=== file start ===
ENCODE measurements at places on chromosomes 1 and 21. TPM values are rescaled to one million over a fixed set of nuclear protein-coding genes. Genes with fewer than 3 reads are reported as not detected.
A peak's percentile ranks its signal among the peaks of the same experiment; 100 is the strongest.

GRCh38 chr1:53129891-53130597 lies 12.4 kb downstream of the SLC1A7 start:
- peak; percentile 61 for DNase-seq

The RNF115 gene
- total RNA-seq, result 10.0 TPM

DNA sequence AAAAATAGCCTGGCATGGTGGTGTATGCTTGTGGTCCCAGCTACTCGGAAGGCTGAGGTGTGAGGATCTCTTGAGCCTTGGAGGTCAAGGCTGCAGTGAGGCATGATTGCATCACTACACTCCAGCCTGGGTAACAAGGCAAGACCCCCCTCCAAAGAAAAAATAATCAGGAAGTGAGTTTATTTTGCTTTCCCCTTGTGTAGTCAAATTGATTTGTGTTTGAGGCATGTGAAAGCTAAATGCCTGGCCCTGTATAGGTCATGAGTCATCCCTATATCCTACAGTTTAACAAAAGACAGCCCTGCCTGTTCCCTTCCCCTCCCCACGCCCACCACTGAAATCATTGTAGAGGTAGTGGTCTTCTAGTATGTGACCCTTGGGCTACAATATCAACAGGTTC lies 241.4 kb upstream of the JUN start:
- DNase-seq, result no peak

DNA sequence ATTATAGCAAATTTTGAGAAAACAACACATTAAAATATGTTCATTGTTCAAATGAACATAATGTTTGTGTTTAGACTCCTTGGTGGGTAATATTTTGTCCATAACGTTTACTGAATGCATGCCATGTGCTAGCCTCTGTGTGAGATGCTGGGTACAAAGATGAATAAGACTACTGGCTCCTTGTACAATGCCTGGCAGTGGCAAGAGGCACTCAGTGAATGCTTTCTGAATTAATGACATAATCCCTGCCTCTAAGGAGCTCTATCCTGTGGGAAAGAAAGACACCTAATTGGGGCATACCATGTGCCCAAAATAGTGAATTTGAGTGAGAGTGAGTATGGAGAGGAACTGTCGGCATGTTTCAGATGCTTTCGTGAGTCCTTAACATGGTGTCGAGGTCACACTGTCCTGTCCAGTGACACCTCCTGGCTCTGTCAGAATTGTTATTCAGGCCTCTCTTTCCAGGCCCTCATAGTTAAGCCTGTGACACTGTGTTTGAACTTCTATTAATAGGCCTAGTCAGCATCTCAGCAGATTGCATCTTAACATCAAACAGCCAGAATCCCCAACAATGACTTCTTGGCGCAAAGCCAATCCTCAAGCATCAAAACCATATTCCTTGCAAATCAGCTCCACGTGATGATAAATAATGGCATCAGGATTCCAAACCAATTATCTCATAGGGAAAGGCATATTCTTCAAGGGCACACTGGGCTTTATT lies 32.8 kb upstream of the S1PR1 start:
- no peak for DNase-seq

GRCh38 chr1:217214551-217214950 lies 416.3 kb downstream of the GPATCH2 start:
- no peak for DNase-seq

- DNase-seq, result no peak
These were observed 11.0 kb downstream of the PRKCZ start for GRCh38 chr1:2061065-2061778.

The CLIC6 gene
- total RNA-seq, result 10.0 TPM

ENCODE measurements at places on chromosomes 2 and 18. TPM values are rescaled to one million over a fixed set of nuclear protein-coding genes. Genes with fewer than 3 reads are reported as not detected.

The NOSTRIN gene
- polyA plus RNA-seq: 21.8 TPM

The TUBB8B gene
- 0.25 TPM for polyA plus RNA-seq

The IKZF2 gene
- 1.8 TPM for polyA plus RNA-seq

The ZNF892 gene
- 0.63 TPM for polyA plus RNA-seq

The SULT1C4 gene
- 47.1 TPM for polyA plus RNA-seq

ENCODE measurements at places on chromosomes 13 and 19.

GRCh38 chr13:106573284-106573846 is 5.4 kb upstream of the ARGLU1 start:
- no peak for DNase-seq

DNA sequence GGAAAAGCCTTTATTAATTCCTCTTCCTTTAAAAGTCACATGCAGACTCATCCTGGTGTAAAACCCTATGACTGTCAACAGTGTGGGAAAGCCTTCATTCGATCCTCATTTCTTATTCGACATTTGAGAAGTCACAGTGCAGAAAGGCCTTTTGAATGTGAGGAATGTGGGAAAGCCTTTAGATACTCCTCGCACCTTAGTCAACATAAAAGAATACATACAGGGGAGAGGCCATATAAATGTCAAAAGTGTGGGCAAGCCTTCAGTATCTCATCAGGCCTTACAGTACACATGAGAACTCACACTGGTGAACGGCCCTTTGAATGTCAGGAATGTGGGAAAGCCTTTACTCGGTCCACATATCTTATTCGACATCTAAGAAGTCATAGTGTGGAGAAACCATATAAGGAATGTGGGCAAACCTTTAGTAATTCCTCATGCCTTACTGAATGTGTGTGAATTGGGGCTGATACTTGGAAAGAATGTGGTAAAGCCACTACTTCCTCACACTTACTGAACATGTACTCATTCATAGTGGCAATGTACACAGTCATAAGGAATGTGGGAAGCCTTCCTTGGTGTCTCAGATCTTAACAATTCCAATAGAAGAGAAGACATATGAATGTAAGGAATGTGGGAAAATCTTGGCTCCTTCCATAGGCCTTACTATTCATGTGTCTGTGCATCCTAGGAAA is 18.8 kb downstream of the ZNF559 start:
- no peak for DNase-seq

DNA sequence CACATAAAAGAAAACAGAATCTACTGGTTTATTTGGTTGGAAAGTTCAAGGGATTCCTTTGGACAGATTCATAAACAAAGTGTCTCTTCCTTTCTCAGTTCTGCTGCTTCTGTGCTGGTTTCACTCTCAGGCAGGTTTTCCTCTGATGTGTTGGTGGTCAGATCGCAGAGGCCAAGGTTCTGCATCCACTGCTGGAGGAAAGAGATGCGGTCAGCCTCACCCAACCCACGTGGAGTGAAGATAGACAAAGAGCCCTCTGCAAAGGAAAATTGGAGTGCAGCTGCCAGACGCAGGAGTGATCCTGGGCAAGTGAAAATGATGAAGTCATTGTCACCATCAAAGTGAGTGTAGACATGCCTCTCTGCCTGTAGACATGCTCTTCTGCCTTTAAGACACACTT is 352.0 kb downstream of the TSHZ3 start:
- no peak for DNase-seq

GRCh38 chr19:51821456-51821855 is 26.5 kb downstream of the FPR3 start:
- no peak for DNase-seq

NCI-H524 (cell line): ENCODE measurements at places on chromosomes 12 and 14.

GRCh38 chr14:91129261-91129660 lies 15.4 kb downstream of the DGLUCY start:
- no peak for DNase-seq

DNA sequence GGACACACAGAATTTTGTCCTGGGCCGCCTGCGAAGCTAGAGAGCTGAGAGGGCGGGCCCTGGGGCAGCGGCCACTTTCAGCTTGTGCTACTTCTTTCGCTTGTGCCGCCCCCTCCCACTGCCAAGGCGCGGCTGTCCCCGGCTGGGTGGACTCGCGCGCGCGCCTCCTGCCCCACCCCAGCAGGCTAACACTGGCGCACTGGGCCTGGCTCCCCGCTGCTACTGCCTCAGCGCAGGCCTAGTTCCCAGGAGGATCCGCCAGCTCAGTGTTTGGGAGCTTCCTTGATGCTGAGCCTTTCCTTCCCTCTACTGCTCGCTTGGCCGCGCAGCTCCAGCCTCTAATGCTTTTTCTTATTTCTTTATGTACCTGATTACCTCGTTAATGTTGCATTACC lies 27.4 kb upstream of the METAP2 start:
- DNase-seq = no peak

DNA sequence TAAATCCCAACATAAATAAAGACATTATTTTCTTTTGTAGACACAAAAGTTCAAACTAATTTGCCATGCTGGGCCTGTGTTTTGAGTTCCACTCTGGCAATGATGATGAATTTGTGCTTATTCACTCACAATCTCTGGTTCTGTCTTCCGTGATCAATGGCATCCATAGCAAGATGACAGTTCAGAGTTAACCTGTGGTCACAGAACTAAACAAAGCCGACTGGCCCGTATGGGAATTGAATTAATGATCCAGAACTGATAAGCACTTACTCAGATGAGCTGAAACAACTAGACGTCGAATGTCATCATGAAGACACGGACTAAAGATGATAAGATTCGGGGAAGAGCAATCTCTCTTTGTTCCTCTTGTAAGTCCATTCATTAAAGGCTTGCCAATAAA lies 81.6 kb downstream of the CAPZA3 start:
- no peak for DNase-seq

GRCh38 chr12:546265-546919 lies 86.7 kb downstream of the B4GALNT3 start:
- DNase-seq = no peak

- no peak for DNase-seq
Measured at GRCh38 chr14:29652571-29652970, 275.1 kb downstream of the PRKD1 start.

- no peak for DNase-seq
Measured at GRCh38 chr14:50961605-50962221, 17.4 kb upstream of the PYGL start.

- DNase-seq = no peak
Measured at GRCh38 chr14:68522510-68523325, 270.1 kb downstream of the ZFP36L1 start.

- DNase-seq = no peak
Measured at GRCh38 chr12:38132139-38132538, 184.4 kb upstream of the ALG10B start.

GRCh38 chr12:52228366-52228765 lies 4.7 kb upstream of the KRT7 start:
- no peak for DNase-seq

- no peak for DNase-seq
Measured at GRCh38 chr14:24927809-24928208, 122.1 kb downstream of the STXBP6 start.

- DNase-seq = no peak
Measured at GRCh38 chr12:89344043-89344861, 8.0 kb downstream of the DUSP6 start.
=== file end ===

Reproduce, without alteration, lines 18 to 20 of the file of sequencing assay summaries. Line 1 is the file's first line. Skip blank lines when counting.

The NOSTRIN gene
- polyA plus RNA-seq: 21.8 TPM

The TUBB8B gene